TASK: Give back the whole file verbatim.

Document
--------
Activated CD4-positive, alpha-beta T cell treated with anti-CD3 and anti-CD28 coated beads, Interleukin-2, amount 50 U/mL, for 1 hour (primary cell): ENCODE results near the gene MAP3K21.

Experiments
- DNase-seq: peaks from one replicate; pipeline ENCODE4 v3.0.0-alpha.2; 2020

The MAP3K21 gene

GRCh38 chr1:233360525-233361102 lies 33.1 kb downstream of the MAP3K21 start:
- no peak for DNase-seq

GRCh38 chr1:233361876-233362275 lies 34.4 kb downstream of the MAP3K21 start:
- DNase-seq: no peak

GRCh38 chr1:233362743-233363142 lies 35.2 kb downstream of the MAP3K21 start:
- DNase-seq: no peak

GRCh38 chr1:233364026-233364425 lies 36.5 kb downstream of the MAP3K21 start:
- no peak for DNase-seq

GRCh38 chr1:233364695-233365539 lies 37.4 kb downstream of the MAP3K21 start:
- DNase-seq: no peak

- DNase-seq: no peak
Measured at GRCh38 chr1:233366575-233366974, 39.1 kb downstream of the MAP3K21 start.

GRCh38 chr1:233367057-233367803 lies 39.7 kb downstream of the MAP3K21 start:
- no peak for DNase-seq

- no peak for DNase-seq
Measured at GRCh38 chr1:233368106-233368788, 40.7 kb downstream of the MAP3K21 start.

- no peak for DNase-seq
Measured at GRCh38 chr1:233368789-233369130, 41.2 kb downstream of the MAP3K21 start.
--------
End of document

Activated CD4-positive, alpha-beta T cell treated with anti-CD3 and anti-CD28 coated beads, Interleukin-2, amount 50 U/mL, for 1 hour (primary cell): ENCODE results near the gene MAP3K21.

Experiments
- DNase-seq: peaks from one replicate; pipeline ENCODE4 v3.0.0-alpha.2; 2020

The MAP3K21 gene

GRCh38 chr1:233360525-233361102 lies 33.1 kb downstream of the MAP3K21 start:
- no peak for DNase-seq

GRCh38 chr1:233361876-233362275 lies 34.4 kb downstream of the MAP3K21 start:
- DNase-seq: no peak

GRCh38 chr1:233362743-233363142 lies 35.2 kb downstream of the MAP3K21 start:
- DNase-seq: no peak

GRCh38 chr1:233364026-233364425 lies 36.5 kb downstream of the MAP3K21 start:
- no peak for DNase-seq

GRCh38 chr1:233364695-233365539 lies 37.4 kb downstream of the MAP3K21 start:
- DNase-seq: no peak

- DNase-seq: no peak
Measured at GRCh38 chr1:233366575-233366974, 39.1 kb downstream of the MAP3K21 start.

GRCh38 chr1:233367057-233367803 lies 39.7 kb downstream of the MAP3K21 start:
- no peak for DNase-seq

- no peak for DNase-seq
Measured at GRCh38 chr1:233368106-233368788, 40.7 kb downstream of the MAP3K21 start.

- no peak for DNase-seq
Measured at GRCh38 chr1:233368789-233369130, 41.2 kb downstream of the MAP3K21 start.